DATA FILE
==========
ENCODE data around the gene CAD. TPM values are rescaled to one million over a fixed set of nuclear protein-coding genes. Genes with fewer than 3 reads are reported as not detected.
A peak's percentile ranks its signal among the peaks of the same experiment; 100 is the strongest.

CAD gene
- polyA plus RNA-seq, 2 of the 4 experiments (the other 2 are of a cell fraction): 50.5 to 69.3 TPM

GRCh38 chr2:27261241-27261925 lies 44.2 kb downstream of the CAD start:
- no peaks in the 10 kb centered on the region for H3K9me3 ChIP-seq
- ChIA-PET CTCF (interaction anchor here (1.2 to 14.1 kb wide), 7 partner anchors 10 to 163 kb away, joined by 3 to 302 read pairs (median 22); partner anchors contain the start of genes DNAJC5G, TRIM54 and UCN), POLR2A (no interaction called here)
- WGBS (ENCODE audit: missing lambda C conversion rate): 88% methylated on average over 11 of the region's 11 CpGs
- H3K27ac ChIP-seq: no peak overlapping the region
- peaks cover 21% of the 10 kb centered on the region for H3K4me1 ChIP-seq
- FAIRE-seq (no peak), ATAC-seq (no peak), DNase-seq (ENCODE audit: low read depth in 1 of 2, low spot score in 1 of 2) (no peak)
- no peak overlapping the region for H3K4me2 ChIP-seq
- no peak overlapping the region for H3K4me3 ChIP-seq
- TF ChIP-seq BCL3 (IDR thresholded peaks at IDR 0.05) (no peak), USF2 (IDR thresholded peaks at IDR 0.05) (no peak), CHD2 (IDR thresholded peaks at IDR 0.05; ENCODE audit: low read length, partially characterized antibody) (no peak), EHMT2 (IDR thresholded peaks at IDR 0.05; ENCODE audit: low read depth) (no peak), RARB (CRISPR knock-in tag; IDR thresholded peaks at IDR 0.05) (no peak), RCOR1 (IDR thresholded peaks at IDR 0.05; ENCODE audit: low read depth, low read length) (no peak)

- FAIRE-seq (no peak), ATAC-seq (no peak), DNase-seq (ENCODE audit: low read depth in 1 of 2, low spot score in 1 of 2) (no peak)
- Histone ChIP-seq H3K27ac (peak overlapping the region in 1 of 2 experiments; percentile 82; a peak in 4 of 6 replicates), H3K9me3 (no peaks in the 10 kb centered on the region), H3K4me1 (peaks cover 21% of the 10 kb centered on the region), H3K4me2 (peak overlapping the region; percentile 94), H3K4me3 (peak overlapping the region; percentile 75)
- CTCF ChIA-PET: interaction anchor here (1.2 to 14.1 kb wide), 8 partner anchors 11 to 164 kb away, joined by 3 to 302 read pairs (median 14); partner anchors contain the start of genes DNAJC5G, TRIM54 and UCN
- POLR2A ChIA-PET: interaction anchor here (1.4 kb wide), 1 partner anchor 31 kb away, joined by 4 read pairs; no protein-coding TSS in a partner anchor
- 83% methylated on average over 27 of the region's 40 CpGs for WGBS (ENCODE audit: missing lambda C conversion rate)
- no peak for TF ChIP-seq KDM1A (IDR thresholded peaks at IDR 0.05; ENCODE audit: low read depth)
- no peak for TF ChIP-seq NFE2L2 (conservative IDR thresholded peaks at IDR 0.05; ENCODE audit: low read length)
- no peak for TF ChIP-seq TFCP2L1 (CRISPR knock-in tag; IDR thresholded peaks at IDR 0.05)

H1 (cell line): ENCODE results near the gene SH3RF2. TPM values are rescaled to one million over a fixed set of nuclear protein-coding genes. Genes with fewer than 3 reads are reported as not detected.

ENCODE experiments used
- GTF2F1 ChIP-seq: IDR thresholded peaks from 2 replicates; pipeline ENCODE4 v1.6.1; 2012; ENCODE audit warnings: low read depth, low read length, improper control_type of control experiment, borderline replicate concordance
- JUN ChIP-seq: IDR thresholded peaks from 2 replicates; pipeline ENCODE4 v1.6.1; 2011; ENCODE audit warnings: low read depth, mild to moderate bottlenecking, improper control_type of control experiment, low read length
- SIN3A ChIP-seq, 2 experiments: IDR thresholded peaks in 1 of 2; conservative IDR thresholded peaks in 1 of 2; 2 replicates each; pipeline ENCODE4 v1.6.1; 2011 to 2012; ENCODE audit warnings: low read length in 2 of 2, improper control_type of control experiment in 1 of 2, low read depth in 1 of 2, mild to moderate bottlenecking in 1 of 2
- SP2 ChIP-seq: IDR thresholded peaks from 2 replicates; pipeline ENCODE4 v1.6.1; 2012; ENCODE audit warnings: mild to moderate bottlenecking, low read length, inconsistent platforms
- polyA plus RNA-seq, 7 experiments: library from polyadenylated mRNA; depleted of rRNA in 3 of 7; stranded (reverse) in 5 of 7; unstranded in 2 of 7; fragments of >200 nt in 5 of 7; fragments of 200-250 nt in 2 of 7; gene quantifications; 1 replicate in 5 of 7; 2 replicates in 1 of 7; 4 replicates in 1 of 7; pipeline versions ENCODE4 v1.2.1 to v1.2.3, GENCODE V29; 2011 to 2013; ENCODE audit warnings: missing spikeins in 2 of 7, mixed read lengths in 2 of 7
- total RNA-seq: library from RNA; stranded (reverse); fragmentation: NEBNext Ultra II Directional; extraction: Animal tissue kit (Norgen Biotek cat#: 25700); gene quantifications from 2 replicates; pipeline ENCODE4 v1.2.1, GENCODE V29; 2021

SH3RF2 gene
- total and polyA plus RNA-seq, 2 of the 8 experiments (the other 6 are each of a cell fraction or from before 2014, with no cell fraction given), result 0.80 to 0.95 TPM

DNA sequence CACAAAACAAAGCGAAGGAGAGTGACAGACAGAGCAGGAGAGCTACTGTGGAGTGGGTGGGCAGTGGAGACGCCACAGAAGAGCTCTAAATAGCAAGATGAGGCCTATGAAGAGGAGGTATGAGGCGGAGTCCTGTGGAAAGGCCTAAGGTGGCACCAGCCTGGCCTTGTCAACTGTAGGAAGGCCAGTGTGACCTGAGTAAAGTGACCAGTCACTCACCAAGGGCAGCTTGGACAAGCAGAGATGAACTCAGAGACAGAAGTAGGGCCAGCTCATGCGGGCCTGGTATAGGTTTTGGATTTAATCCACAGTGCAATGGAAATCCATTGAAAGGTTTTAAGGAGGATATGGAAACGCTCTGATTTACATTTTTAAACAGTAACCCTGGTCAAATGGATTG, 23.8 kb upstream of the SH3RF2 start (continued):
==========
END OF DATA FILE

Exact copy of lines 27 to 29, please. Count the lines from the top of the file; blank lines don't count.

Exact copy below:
- SIN3A ChIP-seq, 2 experiments: IDR thresholded peaks in 1 of 2; conservative IDR thresholded peaks in 1 of 2; 2 replicates each; pipeline ENCODE4 v1.6.1; 2011 to 2012; ENCODE audit warnings: low read length in 2 of 2, improper control_type of control experiment in 1 of 2, low read depth in 1 of 2, mild to moderate bottlenecking in 1 of 2
- SP2 ChIP-seq: IDR thresholded peaks from 2 replicates; pipeline ENCODE4 v1.6.1; 2012; ENCODE audit warnings: mild to moderate bottlenecking, low read length, inconsistent platforms
- polyA plus RNA-seq, 7 experiments: library from polyadenylated mRNA; depleted of rRNA in 3 of 7; stranded (reverse) in 5 of 7; unstranded in 2 of 7; fragments of >200 nt in 5 of 7; fragments of 200-250 nt in 2 of 7; gene quantifications; 1 replicate in 5 of 7; 2 replicates in 1 of 7; 4 replicates in 1 of 7; pipeline versions ENCODE4 v1.2.1 to v1.2.3, GENCODE V29; 2011 to 2013; ENCODE audit warnings: missing spikeins in 2 of 7, mixed read lengths in 2 of 7